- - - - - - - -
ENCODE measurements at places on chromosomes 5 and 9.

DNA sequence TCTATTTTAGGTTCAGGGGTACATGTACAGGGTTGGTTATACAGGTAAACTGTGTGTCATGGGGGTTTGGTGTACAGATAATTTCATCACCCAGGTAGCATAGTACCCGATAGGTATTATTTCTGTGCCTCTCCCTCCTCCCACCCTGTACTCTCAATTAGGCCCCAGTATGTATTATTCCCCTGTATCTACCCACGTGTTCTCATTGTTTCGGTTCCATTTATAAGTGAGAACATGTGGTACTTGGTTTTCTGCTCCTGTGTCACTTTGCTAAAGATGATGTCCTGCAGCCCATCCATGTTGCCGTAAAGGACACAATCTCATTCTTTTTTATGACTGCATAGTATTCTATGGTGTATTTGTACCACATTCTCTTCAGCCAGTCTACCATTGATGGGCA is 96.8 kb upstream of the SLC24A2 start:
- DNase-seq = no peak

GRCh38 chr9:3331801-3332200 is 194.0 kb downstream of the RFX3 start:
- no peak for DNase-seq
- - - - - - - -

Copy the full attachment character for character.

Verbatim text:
ENCODE measurements at places on chromosomes 5 and 9.

DNA sequence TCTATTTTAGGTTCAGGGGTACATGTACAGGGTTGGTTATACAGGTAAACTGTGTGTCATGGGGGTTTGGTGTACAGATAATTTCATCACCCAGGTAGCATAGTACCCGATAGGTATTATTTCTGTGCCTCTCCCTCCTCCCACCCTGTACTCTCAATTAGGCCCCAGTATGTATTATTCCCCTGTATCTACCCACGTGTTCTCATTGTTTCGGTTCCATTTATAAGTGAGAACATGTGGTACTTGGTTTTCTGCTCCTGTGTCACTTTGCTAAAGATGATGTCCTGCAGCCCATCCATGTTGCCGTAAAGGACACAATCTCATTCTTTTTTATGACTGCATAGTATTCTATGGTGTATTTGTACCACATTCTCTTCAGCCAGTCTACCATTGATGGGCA is 96.8 kb upstream of the SLC24A2 start:
- DNase-seq = no peak

GRCh38 chr9:3331801-3332200 is 194.0 kb downstream of the RFX3 start:
- no peak for DNase-seq